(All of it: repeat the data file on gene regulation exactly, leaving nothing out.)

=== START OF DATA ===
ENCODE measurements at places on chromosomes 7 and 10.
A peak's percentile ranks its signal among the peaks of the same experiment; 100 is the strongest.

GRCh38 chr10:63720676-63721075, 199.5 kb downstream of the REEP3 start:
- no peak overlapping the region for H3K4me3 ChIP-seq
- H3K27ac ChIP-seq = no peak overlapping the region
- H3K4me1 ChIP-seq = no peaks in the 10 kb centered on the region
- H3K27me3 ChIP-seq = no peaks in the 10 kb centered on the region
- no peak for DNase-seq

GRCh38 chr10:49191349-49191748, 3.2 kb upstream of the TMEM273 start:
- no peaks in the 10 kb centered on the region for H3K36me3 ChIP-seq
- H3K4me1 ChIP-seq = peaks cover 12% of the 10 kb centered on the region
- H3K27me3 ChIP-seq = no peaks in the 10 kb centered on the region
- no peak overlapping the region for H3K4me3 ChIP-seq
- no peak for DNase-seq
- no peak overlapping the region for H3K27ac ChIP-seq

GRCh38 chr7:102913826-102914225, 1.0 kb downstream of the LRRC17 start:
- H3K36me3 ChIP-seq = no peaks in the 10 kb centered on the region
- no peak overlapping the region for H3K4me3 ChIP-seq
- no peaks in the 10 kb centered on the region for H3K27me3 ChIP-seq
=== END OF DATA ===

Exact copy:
ENCODE measurements at places on chromosomes 7 and 10.
A peak's percentile ranks its signal among the peaks of the same experiment; 100 is the strongest.

GRCh38 chr10:63720676-63721075, 199.5 kb downstream of the REEP3 start:
- no peak overlapping the region for H3K4me3 ChIP-seq
- H3K27ac ChIP-seq = no peak overlapping the region
- H3K4me1 ChIP-seq = no peaks in the 10 kb centered on the region
- H3K27me3 ChIP-seq = no peaks in the 10 kb centered on the region
- no peak for DNase-seq

GRCh38 chr10:49191349-49191748, 3.2 kb upstream of the TMEM273 start:
- no peaks in the 10 kb centered on the region for H3K36me3 ChIP-seq
- H3K4me1 ChIP-seq = peaks cover 12% of the 10 kb centered on the region
- H3K27me3 ChIP-seq = no peaks in the 10 kb centered on the region
- no peak overlapping the region for H3K4me3 ChIP-seq
- no peak for DNase-seq
- no peak overlapping the region for H3K27ac ChIP-seq

GRCh38 chr7:102913826-102914225, 1.0 kb downstream of the LRRC17 start:
- H3K36me3 ChIP-seq = no peaks in the 10 kb centered on the region
- no peak overlapping the region for H3K4me3 ChIP-seq
- no peaks in the 10 kb centered on the region for H3K27me3 ChIP-seq